It was 2012, I was newly out of debt and looking for what to do with my savings. I knew I wanted the money to grow, I knew I should invest it, but I didn't know how to start. Fortunately one of my friends had given my name and phone number to her investment advisor. He gave me a call and I decided to meet up with him. Ashley got a free Ipad for referring so many friends. Well done Ashley!
I let him know I wanted a short term investment, that I had a low risk tolerance, and that I was saving several thousand dirhams each month. He suggested I sign up to a 5 year savings plan* and that I could withdraw my money at any time as long as I didn't touch the first several months of premiums.*
I read the fine print, I asked many questions. I thought I was making an informed decision based on the advice of a financial professional who worked for a respected firm from the UK. All of the documents looked legitimate.
After about 3 years of sending money away to this plan, I noticed that my balance wasn't growing in line with the performance of the stock market. There had been a record-setting bull market, and I should have been seeing large returns, but I had only just broken even. Something was off.
I read through all of the policy* documents. I started searching for the company's name and the word "scam." I found out that I had not invested my money in the various mutual funds my advisory showed me, but rather that I had purchased a life insurance policy (note the wording: plan, policy, and premiums). A life insurance policy cleverly disguised to look like a stock market investment product. A product so complex with layers upon layers of fees that drained my "invested" money. Most of my losses were not evident until I withdrew my funds in a "full surrender."
I hemmed and hawed. I poured over every financial education website I could find. I discovered the FIRE movement. I read Andrew Hallam's first two books, I found the local group that later became SimplyFi.org and commiserated with others in the same situation.
In the end I got off easy. A full surrender only lost me about $5000 USD of my original "investment". Some lost much more. Not to mention the opportunity cost. Thankfully some of these insurance backed investment schemes are no longer sold here in the UAE.
I lost a significant sum, but what I gained was invaluable. I learned the difference between speculation and investing. I learned to reduce fees and stay away from complex financial products. I learned that anything more than 1% is too much because both costs and returns compound over the long run. I learned how to invest on my own without needing a financial advisor's support.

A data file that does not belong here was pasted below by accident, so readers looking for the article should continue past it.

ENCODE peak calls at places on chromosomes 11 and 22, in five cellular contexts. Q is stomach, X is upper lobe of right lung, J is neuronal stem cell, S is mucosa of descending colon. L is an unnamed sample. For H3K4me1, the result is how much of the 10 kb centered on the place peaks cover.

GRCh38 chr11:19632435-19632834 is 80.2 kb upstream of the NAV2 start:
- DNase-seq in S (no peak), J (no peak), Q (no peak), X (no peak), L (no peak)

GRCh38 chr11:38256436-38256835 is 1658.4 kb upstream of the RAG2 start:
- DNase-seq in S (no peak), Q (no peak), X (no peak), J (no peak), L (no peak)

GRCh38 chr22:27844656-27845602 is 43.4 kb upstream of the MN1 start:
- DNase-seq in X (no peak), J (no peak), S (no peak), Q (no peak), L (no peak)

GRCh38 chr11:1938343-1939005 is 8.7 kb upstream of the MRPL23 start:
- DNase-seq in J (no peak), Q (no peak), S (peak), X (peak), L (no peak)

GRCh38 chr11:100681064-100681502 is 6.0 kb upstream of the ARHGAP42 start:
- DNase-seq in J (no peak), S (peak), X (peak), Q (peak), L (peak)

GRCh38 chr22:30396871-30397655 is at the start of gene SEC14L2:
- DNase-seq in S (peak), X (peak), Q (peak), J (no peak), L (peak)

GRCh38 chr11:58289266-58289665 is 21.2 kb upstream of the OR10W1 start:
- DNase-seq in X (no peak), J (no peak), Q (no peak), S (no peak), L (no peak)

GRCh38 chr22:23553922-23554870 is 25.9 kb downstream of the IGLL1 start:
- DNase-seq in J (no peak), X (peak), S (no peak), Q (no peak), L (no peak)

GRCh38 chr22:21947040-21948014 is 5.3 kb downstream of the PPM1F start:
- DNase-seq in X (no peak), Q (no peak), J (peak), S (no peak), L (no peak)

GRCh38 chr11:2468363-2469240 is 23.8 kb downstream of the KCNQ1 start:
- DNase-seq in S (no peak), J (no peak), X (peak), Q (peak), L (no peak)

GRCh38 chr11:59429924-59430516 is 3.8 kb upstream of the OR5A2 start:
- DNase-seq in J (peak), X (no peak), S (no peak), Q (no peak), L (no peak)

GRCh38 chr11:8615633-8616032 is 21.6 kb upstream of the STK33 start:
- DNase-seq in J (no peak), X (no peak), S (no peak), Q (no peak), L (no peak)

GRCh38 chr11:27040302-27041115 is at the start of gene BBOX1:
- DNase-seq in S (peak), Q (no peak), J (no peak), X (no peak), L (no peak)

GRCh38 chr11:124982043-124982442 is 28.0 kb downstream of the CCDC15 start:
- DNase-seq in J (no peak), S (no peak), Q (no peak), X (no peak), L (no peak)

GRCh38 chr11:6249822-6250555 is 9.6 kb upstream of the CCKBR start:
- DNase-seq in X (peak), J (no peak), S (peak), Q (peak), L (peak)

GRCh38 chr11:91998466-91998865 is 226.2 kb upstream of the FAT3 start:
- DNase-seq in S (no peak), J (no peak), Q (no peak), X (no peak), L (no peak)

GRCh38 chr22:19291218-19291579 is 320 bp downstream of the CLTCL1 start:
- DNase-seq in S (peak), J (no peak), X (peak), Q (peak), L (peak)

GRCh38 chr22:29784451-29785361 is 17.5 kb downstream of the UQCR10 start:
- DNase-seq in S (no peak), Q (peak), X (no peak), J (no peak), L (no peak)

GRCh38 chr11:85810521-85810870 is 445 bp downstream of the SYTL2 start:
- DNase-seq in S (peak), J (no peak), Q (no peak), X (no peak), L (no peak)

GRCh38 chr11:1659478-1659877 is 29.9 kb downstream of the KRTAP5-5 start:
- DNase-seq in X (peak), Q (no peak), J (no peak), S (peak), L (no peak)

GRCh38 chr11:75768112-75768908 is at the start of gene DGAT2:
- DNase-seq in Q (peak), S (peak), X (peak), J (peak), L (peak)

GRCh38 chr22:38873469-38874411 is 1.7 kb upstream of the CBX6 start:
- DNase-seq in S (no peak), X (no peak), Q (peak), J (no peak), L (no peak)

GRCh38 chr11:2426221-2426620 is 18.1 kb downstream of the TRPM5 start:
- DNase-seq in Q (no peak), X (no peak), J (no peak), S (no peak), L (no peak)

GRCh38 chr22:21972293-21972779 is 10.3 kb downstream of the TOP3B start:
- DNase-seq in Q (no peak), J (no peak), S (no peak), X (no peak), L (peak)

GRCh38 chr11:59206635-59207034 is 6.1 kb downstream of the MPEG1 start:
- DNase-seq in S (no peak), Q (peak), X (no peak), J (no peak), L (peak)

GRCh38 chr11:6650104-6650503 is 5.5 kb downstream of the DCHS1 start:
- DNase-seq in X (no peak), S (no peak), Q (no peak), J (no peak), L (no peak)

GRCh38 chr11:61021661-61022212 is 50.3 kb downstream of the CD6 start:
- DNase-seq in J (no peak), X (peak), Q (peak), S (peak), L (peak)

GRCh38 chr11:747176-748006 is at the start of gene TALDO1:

Now, with my savings properly invested using the Bogleheads philosophy, with the help of my friends at SimplyFi.org, I am at a point known as "CoastFI" and I'm approaching my life in a "SlowFI" fashion. I'm able to take my foot off the gas and relax a bit because I know my financial house is in order.
I know that I have a financial safety net. I know that If both my partner and I lost our income sources at the same time we would still be able to afford a basic life. I can now truly choose the life I want to live, instead of having my finances dictate my opportunities.
All of this was made possible by what I learned from that one financial mistake.
For a while I struggled with blaming myself for my poor financial sense with this "long term savings plan" but in retrospect it was actually a $5000 investment in my financial education.
*Red flags. If you have invested in product and it uses language like "savings plan" "premium" "payment holiday" "policy" it's likely you're in a similar scam. Technically it's a legitimate (and expensive) life insurance policy, but it's sold under the guise of being an investment--hence a scam. If you do find yourself in one of these situations, your best option is to stop payments immediately and start learning. The sooner you do a full surrender and reinvest your money properly, the better off you will be in the long run.